Managing COVID-19 Anxiety - Challenging Your Kid's Worries
We are in week 3 of social isolation and school cancellations here in Ontario. I hosted a ‘google meet’ with my students in my stress management workshops yesterday. I know, along with the fear of the actual COVID-19, many of them are worried about the consequences of the world seemingly grinding to a halt. Some kids are anxious about parents who have been laid off. They worry that they may not have enough money to buy groceries or pay rent. They worry about when they will see their friends again, and about the impacts of not being at school.
As a response to these very legitimate fears, we did an exercise meant to help them examine their anxiety through a more logical lens.
First, I had them write down everything that was worrying or stressing them right now. Then I asked students to sort these things into 2 lists:
Things I control
Things I do not control
I had them choose one of the things they do not control (as they are typically more stressed about this list) and write down their worst imagined outcome. For example:
A fear I do not control; my parents can’t work right now.
Worst possible outcome:
We won’t be able to buy groceries
We won’t be able to pay rent
We will be homeless and starve
Granted, this looks pretty bleak, but it is vital to dig down and express everything scary and troubling because they are carrying it around inside regardless. Putting it into words makes it more concrete. Concrete things are easier to deal with than amorphous boogeymen.
Next, I had them write the best possible outcome; if they had a magic wand, what would they wish for?
We would win a lottery
No more money issues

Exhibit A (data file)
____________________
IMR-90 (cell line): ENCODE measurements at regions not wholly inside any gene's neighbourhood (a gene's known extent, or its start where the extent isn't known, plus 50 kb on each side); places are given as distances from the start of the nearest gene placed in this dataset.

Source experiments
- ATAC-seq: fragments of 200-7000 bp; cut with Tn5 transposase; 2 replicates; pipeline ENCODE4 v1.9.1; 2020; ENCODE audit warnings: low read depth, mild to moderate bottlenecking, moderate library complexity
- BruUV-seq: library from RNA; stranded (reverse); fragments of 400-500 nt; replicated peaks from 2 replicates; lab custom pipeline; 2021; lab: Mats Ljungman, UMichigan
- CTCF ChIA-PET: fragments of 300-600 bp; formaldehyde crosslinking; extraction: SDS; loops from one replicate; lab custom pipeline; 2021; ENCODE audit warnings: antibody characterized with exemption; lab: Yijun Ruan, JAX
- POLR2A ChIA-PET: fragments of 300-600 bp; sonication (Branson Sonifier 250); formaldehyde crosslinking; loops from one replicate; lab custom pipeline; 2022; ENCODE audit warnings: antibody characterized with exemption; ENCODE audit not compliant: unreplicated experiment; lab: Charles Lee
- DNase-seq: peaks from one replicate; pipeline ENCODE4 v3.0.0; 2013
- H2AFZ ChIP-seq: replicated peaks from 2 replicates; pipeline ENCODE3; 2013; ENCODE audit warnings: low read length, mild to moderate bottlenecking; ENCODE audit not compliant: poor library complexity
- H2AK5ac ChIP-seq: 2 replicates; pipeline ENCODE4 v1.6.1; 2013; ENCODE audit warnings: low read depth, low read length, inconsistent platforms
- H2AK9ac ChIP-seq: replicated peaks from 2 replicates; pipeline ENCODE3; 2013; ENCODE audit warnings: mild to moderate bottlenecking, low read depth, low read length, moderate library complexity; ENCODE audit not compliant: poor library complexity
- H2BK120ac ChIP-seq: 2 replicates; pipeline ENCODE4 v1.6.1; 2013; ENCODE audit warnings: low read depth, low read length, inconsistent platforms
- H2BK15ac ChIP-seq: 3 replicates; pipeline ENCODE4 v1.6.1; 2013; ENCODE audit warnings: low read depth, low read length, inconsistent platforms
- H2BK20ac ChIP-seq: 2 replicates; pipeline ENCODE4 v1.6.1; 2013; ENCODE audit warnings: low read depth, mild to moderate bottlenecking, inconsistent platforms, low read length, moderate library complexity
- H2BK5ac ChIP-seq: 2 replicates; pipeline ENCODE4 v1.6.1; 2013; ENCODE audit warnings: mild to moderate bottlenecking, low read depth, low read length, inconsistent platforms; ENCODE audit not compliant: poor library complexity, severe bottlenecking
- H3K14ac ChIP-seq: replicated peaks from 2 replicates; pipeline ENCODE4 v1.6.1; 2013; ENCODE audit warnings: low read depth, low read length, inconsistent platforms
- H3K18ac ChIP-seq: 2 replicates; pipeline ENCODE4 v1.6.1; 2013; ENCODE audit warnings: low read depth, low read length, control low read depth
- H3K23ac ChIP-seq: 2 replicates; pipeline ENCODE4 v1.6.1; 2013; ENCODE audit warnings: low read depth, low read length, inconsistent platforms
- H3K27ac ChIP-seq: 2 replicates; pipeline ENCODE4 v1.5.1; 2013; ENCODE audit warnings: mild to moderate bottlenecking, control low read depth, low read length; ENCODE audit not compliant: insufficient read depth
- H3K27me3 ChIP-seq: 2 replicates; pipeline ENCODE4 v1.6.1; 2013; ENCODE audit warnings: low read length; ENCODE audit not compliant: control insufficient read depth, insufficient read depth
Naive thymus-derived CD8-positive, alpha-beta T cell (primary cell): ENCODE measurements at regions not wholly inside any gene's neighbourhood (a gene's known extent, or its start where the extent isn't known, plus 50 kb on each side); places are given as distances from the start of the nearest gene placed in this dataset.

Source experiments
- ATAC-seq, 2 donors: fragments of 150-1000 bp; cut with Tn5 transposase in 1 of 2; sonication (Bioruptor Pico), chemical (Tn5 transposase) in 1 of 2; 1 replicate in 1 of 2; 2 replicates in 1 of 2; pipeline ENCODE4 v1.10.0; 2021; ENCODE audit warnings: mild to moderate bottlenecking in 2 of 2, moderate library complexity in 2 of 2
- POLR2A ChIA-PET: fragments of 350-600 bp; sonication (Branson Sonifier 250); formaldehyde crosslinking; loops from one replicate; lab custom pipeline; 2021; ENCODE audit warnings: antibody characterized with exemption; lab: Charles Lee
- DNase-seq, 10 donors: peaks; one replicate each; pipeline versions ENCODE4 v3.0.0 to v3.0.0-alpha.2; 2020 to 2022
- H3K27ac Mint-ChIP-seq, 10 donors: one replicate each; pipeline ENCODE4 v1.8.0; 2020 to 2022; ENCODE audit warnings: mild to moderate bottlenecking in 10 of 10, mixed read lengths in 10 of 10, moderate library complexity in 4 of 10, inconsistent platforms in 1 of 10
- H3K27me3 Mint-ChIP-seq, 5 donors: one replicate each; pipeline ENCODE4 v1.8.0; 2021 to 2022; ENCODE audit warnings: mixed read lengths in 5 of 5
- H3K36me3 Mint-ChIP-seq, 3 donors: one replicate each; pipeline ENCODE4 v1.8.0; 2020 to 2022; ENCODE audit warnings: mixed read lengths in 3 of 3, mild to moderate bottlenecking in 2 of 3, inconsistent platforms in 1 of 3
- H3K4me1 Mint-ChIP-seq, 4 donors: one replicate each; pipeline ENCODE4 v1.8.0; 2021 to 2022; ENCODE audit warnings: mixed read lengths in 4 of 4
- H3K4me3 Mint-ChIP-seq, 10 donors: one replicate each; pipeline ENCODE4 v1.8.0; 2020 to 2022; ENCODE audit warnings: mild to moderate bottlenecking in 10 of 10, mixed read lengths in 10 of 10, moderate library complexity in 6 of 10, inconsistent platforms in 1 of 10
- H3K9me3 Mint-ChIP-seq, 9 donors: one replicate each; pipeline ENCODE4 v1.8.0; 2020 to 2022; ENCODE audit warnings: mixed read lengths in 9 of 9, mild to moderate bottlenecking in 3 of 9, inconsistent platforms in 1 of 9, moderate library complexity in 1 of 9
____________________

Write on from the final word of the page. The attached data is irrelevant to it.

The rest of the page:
The COVID-19 virus would disappear
After this, we went through each bullet point and challenged its likelihood (which is more comfortable when it is on paper rather than lurking in the heart/mind).
How likely is this to occur? Why, why not?
This can be difficult for young people to do all on their own, so having a little help in the form of devil’s advocate may be needed. They can poke holes in their fantasies pretty quickly (and that is a place we sometimes hide from our fears). Poking holes in their concerns is more complicated. In this scenario, it is essential to point out that in Canada, the government is aware of the economic strain that many families are under. This isn’t because they are simply kind-hearted people, but because they are in charge of making sure the country and its economy continue to function. Politicians risk losing their jobs if they don’t put some measures into place to protect people and the economy. They are pursuing solutions such as proposed rent relief, reduced wait times and increased payments for unemployment insurance, subsidies, etc..
The final step involves finding a middle ground between fantasy and worst fear. This is a likely outcome. It is also a bit easier to live with and a good thing for students to come back to when the fear grips them again. Having it written down on paper can serve as a visual reminder that even fear is subject to logic. Reality is more complicated than merely being bleak and that we are all interconnected. Funny, it always comes back to connection, doesn’t it?